The Second Chance Act authorizes federal grants for comprehensive reentry planning, direct pre- and postrelease services, and sustainable justice system improvements that promote positive youth and family outcomes, reduce recidivism, and increase public safety.
On any given day, there are approximately 25,000 youth in residential placement. Most of these youth will return to their communities, and need support to make the transition successfully. Children of incarcerated parents also need support to mitigate the unintended consequences of parental incarceration. Parents may have difficulty maintaining meaningful contact with their children and children may lose critical supports such as consistent caregiving and housing. Youth involved in juvenile justice systems and children of incarcerated parents are both more likely to have experienced other traumatic events than their peers.
Through its Second Chance programs, the Office of Juvenile Justice and Delinquency Prevention (OJJDP) helps to strengthen families and provide youth with educational and vocational opportunities, employment and housing assistance, mental and physical healthcare, family programming, and substance use treatment to help them overcome barriers to successful reentry.
Second Chance Month
Every April, OJJDP observes Second Chance Month in support of youth's successful reentry back into their communities.
OJJDP's Second Chance Act programs provide specialized services to youth released from residential placement and promote family engagement between incarcerated parents and their children when it is in the best interest of the child. The programs are part of the Office's comprehensive approach to enhance public safety, hold youth accountable when they offend, and empower all youth to live up to their full potential.
Programs & Funding
Between fiscal years (FYs) 2020 and 2022, OJJDP awarded $43.7 million to help justice-involved youth and parents build brighter futures and achieve long-term success.
OJJDP allocated more than $18 million for two programs—the Second Chance Act Youth Reentry Program and the Second Chance Act Addressing the Needs of Incarcerated Parents and Their Minor Children program—to help communities strengthen effective youth reentry programs.
The Second Chance Act: Youth Reentry Program helps communities plan, implement, and sustain juvenile justice system improvements, direct services, and evidence-based programs for youth. Projects emphasize comprehensive planning for reentry while youth are confined, individualized pre- and post-release services, and program evaluation.
The Second Chance Act: Addressing the Needs of Incarcerated Parents and Their Minor Children program supports initiatives in correctional facilities that encourage prosocial family engagement between parents in secure confinement and their minor children, when it is in the best interest of the child. The grants also fund reentry services for parents and programs that support positive youth development.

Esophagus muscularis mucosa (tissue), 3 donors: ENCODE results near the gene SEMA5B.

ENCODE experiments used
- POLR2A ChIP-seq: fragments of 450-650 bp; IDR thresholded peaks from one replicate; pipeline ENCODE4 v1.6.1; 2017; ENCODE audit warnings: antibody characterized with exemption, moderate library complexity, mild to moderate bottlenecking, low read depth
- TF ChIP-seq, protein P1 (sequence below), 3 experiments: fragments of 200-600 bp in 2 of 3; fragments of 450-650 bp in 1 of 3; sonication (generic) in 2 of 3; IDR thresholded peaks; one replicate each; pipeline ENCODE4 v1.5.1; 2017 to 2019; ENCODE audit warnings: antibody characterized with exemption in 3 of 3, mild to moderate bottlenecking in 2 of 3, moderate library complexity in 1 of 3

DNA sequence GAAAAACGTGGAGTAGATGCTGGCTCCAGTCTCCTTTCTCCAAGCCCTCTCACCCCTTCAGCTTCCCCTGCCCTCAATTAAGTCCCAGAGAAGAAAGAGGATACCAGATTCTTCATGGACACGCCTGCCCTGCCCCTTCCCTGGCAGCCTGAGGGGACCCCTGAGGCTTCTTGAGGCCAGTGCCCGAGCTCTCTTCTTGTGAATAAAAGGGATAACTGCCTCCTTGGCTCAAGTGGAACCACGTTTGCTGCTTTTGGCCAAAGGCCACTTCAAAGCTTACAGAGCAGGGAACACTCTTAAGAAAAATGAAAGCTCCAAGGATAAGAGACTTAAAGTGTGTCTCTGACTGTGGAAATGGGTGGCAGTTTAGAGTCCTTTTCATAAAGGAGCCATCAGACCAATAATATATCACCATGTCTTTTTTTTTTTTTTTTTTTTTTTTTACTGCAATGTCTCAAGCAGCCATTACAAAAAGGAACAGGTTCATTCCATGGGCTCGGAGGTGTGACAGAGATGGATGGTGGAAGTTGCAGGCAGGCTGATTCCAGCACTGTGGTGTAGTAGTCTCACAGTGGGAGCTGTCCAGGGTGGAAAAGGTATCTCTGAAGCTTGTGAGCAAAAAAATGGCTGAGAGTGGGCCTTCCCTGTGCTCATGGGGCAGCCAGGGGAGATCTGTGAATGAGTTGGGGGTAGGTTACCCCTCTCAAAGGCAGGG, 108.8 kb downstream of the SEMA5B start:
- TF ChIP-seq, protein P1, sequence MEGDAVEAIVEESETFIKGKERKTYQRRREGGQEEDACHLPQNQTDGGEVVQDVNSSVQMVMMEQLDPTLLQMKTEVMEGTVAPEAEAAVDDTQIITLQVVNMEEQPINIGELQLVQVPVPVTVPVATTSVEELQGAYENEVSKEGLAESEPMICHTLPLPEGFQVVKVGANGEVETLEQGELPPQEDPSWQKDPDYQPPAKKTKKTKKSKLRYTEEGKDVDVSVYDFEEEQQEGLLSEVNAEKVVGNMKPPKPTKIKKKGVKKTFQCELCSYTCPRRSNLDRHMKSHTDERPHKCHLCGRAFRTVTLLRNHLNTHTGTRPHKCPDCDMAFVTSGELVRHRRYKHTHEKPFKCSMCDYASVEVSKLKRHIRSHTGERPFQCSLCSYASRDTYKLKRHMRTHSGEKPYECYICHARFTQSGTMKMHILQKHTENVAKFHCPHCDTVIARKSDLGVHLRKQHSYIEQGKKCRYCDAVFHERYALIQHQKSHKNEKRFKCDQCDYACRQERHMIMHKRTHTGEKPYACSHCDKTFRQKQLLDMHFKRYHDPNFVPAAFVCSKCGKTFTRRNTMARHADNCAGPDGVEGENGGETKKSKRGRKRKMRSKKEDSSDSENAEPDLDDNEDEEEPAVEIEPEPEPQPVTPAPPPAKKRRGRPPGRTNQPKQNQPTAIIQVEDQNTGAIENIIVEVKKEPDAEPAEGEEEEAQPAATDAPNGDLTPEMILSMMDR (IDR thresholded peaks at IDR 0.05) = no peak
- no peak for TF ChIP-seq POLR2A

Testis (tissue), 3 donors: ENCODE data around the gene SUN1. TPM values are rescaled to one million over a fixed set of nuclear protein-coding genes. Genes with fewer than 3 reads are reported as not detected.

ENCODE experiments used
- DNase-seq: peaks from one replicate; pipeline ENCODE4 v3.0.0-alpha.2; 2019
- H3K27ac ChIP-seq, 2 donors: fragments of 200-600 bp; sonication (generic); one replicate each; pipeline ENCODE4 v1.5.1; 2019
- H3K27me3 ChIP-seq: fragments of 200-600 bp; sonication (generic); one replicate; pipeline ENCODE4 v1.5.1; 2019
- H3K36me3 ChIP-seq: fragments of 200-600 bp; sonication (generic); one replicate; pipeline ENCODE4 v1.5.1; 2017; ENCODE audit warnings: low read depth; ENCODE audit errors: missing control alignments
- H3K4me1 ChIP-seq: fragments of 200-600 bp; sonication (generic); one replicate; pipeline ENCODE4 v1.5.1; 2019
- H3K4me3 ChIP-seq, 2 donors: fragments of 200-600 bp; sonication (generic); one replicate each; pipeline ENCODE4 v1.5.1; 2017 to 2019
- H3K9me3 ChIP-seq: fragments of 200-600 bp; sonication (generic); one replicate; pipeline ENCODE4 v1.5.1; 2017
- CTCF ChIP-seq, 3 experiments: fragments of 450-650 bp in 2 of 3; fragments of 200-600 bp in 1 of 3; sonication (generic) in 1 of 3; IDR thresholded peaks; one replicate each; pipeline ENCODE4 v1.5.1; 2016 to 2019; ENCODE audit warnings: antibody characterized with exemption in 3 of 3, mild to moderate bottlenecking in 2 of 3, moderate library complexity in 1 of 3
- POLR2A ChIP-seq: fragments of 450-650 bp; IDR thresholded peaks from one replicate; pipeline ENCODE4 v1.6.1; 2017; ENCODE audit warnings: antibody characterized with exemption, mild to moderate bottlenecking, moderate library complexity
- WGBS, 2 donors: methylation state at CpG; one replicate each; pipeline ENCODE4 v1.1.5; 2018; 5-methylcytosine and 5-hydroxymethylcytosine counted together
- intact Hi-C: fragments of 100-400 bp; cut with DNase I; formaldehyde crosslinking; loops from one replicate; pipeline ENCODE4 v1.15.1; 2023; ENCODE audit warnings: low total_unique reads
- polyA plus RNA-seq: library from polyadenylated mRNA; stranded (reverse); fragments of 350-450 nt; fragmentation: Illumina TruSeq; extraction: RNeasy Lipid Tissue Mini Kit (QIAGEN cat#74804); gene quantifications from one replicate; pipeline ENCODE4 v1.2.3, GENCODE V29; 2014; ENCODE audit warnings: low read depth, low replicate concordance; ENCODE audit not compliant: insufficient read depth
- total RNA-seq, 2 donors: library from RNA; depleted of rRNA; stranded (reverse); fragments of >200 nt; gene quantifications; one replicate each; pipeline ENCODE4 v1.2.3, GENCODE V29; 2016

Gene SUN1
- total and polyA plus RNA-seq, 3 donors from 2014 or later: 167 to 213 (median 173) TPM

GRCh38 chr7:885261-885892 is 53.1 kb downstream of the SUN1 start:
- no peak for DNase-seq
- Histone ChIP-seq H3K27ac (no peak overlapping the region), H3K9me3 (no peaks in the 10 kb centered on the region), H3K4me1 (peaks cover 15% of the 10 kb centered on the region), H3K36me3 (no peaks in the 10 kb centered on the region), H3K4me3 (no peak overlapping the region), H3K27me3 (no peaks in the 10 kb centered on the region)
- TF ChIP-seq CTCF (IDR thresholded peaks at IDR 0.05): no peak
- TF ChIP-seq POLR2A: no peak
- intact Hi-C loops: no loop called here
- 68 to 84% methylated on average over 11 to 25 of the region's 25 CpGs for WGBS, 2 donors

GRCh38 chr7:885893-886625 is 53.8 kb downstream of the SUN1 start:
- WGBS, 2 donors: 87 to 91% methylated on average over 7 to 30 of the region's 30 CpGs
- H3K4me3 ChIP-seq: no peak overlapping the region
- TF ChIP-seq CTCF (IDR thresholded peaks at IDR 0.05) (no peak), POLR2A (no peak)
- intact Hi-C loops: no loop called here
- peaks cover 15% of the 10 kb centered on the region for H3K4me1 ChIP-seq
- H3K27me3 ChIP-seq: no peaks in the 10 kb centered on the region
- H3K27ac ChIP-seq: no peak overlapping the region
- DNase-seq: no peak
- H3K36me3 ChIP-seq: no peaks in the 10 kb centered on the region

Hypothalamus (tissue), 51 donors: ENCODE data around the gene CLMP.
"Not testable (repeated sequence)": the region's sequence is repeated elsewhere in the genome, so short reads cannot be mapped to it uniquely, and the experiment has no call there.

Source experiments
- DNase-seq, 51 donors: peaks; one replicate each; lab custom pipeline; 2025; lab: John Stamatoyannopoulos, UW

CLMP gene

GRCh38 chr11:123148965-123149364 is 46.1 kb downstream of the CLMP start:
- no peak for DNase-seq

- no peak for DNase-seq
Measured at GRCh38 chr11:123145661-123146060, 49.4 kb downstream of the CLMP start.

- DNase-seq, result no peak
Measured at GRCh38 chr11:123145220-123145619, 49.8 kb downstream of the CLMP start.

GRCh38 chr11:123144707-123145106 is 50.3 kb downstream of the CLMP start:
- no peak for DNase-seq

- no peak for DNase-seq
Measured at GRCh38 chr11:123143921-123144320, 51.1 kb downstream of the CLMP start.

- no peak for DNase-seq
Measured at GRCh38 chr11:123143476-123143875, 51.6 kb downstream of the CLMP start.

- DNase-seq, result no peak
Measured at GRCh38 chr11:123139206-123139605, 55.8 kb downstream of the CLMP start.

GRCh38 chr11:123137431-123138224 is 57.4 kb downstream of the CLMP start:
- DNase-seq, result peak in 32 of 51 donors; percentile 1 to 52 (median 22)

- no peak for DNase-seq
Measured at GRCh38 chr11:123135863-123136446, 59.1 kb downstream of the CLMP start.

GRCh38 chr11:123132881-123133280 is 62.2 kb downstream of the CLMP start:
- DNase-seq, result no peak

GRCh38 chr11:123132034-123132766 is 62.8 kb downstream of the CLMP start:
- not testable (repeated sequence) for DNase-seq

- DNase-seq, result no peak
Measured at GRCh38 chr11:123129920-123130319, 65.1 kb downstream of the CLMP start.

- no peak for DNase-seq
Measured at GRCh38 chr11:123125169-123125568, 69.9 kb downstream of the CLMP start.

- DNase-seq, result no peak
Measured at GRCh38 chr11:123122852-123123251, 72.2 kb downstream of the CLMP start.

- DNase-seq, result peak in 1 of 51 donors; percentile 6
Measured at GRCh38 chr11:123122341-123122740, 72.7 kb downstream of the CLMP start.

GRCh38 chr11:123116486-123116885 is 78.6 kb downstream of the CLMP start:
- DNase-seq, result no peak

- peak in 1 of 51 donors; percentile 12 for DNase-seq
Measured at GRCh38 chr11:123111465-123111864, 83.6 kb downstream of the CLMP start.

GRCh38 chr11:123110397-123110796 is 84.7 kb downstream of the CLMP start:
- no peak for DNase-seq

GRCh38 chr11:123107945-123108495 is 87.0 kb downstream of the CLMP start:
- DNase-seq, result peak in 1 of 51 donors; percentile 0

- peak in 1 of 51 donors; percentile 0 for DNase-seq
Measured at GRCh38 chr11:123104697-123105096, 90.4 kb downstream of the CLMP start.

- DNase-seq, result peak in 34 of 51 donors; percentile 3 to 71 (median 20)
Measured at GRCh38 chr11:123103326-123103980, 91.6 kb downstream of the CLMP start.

From the Field
The Georgia Department of Juvenile Justice is using an OJJDP grant to enhance reentry programming in its six long-term detention facilities, emphasizing family engagement, mentoring, and workforce development.
It starts with developing a reentry plan within 60 days of the youth's detention. A multidisciplinary team—which includes a reentry specialist, juvenile detention counselor, community case manager, and mental health counselor—meets with the youth and family. As the release date nears, the team meets monthly, joined by a reentry resource coordinator who connects the family with local service providers and an education specialist who helps facilitate a return to high school or enrollment in postsecondary school or technical college.
Factors that contribute to the project's success include an emphasis on family engagement. Monthly "family chats" address topics such as financial literacy, nutrition, and substance use, and a 10-week course emphasizes ways to strengthen family communications.
- Data Snapshot: What Young People Say Matters (PbS Youth Reentry Survey analysis)
- Data Snapshot: What Young People Say Matters (Youth Climate Survey and Reentry Survey analysis)
- Expunging Juvenile Records: Misconceptions, Collateral Consequences, and Emerging Practices
- In Focus Fact Sheet: Youth Reentry and Family Engagement
- Model Programs Guide: Implementation Guide: Juvenile Reentry Programs
- Model Programs Guide Literature Review: Juvenile Reentry
- National Governors' Association: State Strategies to Address the Needs of Justice-Involved Youth Impacted by Collateral Consequences
- OJJDP Statistical Briefing Book: Juvenile Reentry & Aftercare
- Reentry Starts Here: A Guide for Youth in Long-Term Juvenile Corrections or Treatment Programs